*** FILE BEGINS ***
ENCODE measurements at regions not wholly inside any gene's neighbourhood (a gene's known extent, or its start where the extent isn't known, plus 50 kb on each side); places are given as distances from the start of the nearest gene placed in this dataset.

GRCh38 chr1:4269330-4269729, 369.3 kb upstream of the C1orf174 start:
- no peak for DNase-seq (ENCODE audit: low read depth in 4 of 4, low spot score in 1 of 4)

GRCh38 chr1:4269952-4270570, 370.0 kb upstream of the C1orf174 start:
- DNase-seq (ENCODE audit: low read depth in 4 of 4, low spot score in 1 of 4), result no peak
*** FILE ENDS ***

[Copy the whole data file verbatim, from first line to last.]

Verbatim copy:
ENCODE measurements at regions not wholly inside any gene's neighbourhood (a gene's known extent, or its start where the extent isn't known, plus 50 kb on each side); places are given as distances from the start of the nearest gene placed in this dataset.

GRCh38 chr1:4269330-4269729, 369.3 kb upstream of the C1orf174 start:
- no peak for DNase-seq (ENCODE audit: low read depth in 4 of 4, low spot score in 1 of 4)

GRCh38 chr1:4269952-4270570, 370.0 kb upstream of the C1orf174 start:
- DNase-seq (ENCODE audit: low read depth in 4 of 4, low spot score in 1 of 4), result no peak